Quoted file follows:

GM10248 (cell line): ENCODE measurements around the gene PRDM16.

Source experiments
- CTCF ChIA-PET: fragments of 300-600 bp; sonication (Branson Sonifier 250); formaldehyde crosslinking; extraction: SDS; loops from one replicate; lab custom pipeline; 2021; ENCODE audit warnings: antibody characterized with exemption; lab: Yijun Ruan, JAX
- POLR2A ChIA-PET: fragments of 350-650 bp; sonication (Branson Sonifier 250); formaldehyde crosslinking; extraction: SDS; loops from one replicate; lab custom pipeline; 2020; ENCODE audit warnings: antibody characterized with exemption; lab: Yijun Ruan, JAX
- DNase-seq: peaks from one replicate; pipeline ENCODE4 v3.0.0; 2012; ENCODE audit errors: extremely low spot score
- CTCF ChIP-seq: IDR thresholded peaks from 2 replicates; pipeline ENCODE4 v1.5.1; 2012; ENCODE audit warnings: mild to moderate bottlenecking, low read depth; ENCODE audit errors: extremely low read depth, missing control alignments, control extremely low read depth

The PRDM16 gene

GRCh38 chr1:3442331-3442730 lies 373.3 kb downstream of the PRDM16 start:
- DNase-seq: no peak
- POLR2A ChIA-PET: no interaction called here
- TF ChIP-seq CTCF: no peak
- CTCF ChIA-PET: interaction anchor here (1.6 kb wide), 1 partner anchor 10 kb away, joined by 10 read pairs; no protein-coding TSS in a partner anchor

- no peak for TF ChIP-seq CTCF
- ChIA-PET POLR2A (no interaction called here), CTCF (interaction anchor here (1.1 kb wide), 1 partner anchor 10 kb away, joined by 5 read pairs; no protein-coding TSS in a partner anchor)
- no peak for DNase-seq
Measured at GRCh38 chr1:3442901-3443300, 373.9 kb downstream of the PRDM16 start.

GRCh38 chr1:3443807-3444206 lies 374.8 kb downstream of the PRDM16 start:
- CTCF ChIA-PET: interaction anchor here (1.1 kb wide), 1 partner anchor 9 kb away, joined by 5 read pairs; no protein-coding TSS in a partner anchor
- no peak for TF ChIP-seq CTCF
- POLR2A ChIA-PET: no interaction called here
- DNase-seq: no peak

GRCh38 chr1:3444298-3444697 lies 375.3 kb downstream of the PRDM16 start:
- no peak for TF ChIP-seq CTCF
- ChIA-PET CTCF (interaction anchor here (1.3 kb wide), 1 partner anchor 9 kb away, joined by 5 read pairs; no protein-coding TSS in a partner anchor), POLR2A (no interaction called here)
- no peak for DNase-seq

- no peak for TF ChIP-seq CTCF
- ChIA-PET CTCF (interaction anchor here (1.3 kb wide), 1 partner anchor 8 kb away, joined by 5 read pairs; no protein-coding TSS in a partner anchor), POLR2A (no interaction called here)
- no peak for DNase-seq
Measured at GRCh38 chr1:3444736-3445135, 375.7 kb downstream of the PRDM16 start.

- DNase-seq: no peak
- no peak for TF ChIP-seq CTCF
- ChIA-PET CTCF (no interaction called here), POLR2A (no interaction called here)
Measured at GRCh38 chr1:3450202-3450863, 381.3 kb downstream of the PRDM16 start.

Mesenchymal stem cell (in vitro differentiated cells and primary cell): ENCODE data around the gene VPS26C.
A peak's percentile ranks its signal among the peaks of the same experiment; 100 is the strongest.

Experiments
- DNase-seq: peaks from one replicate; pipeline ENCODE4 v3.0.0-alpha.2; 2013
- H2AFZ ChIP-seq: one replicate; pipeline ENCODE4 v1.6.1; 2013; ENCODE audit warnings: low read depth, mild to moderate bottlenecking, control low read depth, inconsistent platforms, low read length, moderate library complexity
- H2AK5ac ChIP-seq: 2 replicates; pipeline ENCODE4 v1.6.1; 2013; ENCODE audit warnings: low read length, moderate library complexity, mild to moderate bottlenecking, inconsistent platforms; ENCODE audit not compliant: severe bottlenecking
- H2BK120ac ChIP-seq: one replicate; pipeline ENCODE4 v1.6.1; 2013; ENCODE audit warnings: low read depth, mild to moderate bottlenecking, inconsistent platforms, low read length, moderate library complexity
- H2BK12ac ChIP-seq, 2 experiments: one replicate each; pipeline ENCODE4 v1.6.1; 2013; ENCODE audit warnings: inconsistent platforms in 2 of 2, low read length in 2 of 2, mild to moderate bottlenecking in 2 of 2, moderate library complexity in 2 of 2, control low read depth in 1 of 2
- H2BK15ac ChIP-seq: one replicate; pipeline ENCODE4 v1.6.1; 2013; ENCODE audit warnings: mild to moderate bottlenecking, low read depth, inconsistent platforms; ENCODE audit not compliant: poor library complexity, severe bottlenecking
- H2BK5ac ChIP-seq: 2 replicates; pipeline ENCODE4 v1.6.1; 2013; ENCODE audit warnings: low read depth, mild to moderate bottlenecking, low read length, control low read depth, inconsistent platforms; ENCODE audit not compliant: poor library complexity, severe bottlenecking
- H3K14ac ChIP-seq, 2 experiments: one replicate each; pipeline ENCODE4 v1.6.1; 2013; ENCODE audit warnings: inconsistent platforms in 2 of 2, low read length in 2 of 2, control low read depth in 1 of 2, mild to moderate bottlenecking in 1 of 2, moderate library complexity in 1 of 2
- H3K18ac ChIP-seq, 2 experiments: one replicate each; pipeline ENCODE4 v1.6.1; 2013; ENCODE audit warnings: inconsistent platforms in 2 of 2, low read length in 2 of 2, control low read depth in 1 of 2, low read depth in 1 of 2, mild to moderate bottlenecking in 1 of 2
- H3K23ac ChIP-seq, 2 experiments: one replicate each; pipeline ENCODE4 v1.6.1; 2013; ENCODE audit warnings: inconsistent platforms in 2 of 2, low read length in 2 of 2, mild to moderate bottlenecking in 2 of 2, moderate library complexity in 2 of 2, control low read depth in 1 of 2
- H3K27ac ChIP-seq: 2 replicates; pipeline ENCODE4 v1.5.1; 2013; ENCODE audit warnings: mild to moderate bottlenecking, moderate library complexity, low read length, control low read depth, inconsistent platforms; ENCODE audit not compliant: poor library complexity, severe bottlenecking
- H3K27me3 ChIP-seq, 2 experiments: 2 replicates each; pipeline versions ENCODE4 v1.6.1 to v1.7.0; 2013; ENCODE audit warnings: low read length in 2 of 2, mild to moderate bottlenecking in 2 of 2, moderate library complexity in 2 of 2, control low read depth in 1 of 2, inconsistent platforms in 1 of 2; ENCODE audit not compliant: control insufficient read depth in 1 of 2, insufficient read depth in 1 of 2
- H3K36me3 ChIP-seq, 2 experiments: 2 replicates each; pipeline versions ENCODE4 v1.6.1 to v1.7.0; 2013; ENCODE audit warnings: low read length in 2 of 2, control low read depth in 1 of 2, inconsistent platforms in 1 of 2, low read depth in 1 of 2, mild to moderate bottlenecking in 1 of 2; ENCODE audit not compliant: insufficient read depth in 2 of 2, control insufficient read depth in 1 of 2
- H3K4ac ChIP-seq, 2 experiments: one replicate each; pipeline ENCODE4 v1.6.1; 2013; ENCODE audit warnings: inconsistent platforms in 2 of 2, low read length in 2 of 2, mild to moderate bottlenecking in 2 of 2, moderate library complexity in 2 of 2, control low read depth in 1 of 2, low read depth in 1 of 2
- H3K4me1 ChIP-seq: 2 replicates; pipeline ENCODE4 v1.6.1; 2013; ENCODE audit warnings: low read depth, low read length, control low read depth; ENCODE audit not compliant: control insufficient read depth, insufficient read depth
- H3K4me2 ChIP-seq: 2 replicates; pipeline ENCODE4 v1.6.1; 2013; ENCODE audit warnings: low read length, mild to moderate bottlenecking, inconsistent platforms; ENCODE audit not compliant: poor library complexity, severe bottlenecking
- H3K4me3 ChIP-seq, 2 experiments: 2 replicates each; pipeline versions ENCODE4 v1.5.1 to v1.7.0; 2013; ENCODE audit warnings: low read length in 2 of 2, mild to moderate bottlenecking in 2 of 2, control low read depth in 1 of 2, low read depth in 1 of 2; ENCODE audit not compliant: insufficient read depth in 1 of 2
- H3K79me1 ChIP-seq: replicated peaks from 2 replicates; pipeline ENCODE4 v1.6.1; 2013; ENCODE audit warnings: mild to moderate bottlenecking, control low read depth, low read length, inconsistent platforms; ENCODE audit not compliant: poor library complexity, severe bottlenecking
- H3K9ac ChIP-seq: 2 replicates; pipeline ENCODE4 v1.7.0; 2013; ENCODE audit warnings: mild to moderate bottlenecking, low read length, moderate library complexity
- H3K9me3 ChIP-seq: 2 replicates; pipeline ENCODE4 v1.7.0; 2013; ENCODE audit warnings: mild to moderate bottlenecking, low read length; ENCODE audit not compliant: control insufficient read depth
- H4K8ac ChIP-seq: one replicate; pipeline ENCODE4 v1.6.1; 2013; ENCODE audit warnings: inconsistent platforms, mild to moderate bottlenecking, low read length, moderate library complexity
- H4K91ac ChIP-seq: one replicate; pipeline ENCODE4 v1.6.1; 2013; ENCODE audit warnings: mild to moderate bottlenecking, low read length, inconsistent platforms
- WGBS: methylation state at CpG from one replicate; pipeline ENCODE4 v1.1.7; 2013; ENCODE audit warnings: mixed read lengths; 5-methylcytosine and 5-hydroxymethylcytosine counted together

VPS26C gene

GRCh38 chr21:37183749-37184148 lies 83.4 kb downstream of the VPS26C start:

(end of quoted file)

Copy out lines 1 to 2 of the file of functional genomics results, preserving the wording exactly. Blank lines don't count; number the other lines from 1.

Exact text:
GM10248 (cell line): ENCODE measurements around the gene PRDM16.

Source experiments